Wellness/Prevention: Kidney Disease and Being Overweight.
Being overweight in young adulthood may significantly increase individuals’ risks of developing chronic kidney disease (CKD) by the time they become seniors. Those who were overweight in their late 20s and early 30s were twice as likely to have CKD at age 60-64 years compared with those who first became overweight at age 60-64 years or never became overweight. Larger waist-to-hip ratios (“apple-shaped” bodies) at ages 43 and 53 years were also linked with CKD at age 60-64 years. Researchers estimate that 36% of CKD cases at age 60-64 in the United States population could be avoided if nobody became overweight until at least that age.
Journal of the American Society of Nephrology, April 2013

The Most Common Type of Headache

At some point, everyone will have a headache, whether it’s from stress, lack of sleep, hormonal related or even self-induced after having way too much fun the night before! In fact, 9 out of 10 Americans suffer from headaches. But the most common form of headache is the tension-type headache.

Tension-type headaches (TTHA) are defined by the Mayo Clinic as “a diffuse, mild to moderate pain that’s often described as feeling like a tight band around your head.” Ironically, even though this is the most common form of headache, the causes of TTHA are not well understood. These are sometimes described as muscle contraction headaches but many experts no longer think muscle contractions are the cause. They now feel that “mixed signals” coming from nerve pathways to the brain are the cause and may be the result of “overactive pain receptors.”

Regardless of the cause, the triggers of tension headaches are well known and include stress, depression/anxiety, poor posture, faulty or awkward workstation set-ups, jaw clenching and many others. Risk factors for TTHA include being a woman (studies show that almost 90% of women experience tension headaches at some point in life) and being middle-aged (TTHA’s appear to peak in our 40s, though TTHA’s are not limited to any one age group). Complications associated with TTHA’s may include job productivity loss, family and social interaction disruption, and relationship strain. The diagnosis is typically made by excluding other dangerous causes of headaches and when all the test results return “normal,” the diagnosis of TTHA is made.

Treatment utilizing over-the-counter-medications are commonly used as long as side effects of stomach irritation and/or liver and kidney issues don’t arise. The use of heat and/or cold is often helpful as some prefer one over the other. Alternating between ice and heat is sometimes most effective. Controlling stress by trimming out less important duties or “…taking on less” can help. Yoga, meditation, biofeedback and relaxation therapy are also great! An “ergonomic” assessment of a workstation and how it “fits” the headache patient can also yield great results. Other highly effective therapies include acupuncture, massage therapy, behavior and/or cognitive therapy as well as chiropractic. Chiropractic is a good choice compared to standard medical care, especially when side effects to medications exist. This is because manipulation of the cervical spine addresses the cause of the headache and doesn’t just try to cover up the pain. In 2001, Duke University reported compelling evidence that spinal manipulation resulted in almost immediate improvement for those with headaches that originate in the neck with significantly fewer side effects and longer-lasting relief compared to commonly prescribed medication. Chiropractic treatment approaches can include spinal manipulation, trigger point therapy, mobilization techniques, exercise training, physical therapy modality use, dietary and supplementation education/advice, lifestyle coaching and ergonomic assessments.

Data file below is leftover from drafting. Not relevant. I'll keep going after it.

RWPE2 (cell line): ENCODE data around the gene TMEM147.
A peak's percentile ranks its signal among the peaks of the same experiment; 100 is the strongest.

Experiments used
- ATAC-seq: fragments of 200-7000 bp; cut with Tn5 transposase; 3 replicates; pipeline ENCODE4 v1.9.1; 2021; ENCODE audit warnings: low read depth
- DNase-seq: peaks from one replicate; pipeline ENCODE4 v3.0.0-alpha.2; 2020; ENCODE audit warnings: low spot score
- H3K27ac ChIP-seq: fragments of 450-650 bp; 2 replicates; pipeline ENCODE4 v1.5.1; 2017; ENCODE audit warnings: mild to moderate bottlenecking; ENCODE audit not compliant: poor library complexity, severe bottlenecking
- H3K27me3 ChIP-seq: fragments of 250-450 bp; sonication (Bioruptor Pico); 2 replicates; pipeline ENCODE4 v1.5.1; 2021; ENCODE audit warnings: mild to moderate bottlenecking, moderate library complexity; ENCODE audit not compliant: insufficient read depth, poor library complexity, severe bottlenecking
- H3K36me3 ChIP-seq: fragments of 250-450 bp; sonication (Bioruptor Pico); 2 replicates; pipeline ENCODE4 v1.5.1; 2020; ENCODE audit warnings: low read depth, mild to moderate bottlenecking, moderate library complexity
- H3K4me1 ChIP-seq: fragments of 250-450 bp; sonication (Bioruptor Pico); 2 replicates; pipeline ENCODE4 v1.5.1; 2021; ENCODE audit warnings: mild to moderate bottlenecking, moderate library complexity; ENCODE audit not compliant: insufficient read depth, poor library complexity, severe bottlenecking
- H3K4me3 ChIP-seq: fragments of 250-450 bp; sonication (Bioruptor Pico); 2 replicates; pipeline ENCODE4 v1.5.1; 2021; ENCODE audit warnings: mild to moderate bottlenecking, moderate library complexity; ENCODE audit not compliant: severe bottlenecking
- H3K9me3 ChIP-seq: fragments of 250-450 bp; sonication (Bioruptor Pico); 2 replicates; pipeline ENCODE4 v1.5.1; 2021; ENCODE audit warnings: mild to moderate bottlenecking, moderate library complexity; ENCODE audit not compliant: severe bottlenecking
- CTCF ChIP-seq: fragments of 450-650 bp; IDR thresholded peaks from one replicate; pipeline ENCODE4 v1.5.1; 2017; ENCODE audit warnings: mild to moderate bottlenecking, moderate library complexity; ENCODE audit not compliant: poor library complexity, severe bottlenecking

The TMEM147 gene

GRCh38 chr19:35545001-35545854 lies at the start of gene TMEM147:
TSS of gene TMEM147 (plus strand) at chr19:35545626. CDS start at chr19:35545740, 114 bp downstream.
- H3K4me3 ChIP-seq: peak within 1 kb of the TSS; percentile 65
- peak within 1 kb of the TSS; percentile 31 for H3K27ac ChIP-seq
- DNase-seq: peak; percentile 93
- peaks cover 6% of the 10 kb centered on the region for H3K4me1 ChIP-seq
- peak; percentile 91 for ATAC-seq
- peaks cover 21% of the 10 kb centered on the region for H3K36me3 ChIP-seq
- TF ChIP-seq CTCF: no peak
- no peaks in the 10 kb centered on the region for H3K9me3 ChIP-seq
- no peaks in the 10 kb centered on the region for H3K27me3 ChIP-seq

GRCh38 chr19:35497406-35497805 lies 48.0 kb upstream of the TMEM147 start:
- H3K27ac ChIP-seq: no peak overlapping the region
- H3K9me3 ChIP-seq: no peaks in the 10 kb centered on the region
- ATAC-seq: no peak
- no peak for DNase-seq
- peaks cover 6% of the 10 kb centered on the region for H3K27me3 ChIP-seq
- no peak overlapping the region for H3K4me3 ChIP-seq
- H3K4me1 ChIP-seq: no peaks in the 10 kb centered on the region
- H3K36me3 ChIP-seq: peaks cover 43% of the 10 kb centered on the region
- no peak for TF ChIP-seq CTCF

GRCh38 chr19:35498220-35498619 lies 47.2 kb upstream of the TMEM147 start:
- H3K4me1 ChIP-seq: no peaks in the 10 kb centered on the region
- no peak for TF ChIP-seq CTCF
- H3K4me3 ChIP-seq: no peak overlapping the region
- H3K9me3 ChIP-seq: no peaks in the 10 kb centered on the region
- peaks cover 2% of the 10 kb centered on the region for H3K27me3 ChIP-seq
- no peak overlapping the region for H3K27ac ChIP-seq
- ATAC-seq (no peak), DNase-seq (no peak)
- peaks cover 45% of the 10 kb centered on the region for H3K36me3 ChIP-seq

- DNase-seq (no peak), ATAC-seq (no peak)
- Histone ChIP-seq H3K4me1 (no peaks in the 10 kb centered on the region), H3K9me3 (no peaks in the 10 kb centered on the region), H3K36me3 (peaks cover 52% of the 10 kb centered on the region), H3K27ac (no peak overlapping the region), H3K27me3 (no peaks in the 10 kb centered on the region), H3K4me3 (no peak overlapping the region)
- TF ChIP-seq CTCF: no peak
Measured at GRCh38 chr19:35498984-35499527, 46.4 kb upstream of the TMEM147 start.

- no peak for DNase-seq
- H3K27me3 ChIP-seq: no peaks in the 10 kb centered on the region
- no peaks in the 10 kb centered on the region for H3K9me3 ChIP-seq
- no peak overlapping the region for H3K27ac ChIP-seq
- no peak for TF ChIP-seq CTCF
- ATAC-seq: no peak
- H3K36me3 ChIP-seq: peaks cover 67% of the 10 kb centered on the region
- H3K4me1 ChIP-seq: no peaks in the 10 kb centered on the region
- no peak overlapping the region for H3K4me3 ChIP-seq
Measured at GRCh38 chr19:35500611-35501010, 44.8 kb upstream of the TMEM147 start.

Reprinted with permission from Think Teachers Magazine

Weekly Health Update: Bone Demineralization

Chiropractic: Bone Demineralization.
With lack of proper motion (joint immobilization), vertebral bone density will decrease if the vertebrae do not bear normal weight (think of osteoporosis). On the other hand, bone density will increase when coupled with lack of proper motion and the vertebrae bearing too much weight (think of degeneration and bone spurs).
Journal of Manipulative and Physiological Therapeutics, 1992

Mental Attitude: Negativity Online.
Simply reading angry rants online can cause a negative mood shift within five minutes of doing so, even if you find them entertaining, interesting, or funny.
Cyberpsychology, Behavior, and Social Networking, March 2013

Health Alert: Superbug Hits United States Hospitals!
Untreatable, antibiotic-resistant infections from a rare but life-threatening super bug are on the rise in United States hospitals. Early in 2012, close to 200 hospitals and long-term care facilities treated at least one person infected with bacteria from the Carbapenem-Resistant Enterobacteriaceae (CRE) family, and 50% of patients who contract bloodstream CRE infections will die. These bacteria can spread among patients and on the hands of health care workers. This kind of transmission can produce new deadly infections for hospital patients, and potentially for normally healthy people as well. To date, nearly all CRE infections occur in people receiving medical care in hospitals, long-term care facilities, or nursing homes.